C.I: Your art deals with concepts of freedom and identity within the context of social media and the internet. Could you tell us more about this idea and how you translate it in your artwork?

A.P.:  My work goes way beyond the context of the Internet and not just how the Internet has changed each one of us or how we express ourselves nowadays. It’s more about structural alternatives as we are wrestling with the implications of all of the above. Does our current post-technological life shift our perceptions, weaken or strengthen our attachments, stimulate or restrict our participation? The ever-evolving Internet is “constructively entangled” within our society? Through an exploration of these questions, my goal is to create more participatory, direct and inclusive art ranging from websites, residency programmes, written statements, self-produced publications, happenings and performances.

C.I: This year, documenta is taking over two different locations, Kassel and Athens, the city you belong to. What are your hopes and expectation as an artist for the city?

A.P.: Although deeply atmospheric opposites, Kassel and Athens are interesting and risky interactions. I don’t know if there is any “prescription” about the future though. I don’t know if Athenians expect some sort of Marshal plan, although d14 has been generous both financially and creatively  to the artists and also to the local institutions. We already had an amazingly rich cultural dissemination of queer, feminist and direct democracy issues through the Public Programmes of Paul Preciado and his team. I think we Athenians are winning by having documenta 14 shared with Kassel because we will enrich our experience of creating art in critical contexts in a society that, until recently, was diffused with a big sense of failure and inferiority.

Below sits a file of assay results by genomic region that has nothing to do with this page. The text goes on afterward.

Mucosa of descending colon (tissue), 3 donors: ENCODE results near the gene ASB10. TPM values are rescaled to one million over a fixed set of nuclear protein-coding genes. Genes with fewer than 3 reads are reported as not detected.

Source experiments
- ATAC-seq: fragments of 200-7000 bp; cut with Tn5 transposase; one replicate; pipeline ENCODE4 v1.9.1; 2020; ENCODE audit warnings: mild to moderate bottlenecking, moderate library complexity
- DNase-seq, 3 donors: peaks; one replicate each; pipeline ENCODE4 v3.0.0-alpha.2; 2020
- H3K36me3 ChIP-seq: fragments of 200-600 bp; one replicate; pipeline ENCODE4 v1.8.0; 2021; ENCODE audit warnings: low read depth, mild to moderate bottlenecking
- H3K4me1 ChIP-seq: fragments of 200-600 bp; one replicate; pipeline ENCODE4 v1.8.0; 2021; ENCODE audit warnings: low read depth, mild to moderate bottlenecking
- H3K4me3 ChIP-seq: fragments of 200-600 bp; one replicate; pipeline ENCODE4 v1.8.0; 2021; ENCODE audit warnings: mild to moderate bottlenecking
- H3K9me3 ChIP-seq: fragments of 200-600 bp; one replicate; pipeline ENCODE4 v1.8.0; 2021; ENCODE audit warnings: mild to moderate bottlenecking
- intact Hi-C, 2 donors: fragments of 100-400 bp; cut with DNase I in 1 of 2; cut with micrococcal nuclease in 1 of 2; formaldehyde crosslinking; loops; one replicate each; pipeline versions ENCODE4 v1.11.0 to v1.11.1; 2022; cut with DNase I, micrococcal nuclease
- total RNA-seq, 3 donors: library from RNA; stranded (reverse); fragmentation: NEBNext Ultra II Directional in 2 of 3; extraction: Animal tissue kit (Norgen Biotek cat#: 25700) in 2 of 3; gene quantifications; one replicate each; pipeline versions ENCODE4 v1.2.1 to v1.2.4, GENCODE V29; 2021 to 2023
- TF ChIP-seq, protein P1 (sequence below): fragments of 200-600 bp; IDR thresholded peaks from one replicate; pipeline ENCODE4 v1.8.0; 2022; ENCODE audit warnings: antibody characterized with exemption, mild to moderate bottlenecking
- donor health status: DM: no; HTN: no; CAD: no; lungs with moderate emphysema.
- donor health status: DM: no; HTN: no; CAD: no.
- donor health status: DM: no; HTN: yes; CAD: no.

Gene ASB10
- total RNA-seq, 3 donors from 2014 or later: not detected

C.I: Could you tell us about your relationship with the city? What do you think about the contemporary art scene in Athens? Do you think it is a stimulating place for an artist to live?

A.P.: Yes, if you don’t expect financial gains here, it’s definitely the most interesting place for cultural practitioners. There is plenty of inspiration, space, it’s cheap. It’s more human and fun, with great food, plenty of things to discover. I think the mental sanity of the artist is very important. I don’t know how artists can live in places like New York, London or even Berlin these days. And, of course, everybody prefers the mild winter of Athens to the freezing temperatures of other European cities. The remaining contemporary art scene is ok, it is starting to realise that it didn’t make a mistake by not moving out, because the idea was to move out, which I found totally wrong from the beginning. Some people are getting a bit mad about the influx of new artists in town but I just find it great. I advise people who want to move here to come here and work, hang out in the sun and help the Greek economy.

C.I: Could you tell us 5 five places you would suggest to someone who loves art and to those coming to Athens for the exhibition?

A.P.: Apart from the documenta venues I would suggest taking a walk to Mount Lycabettus to get an idea of the scale of the city. From there, take a walk towards the Deste Prize retrospective exhibition at the Cycladic Art Museum – a show with all the previous Deste Prize winners. The museum itself has an amazing permanent collection of Ancient Cycladic Art. Of course head to The Breeder which is one of the few remaining commercial galleries with an international activity Although we are in difficult times it still exists and offers an International perspective on Greek artists. Then I would suggest the artist-run space 3 137 in Eksarheia that always has something interesting and then head towards the beach and let yourself discover the chaotic Athenian urban sprawl.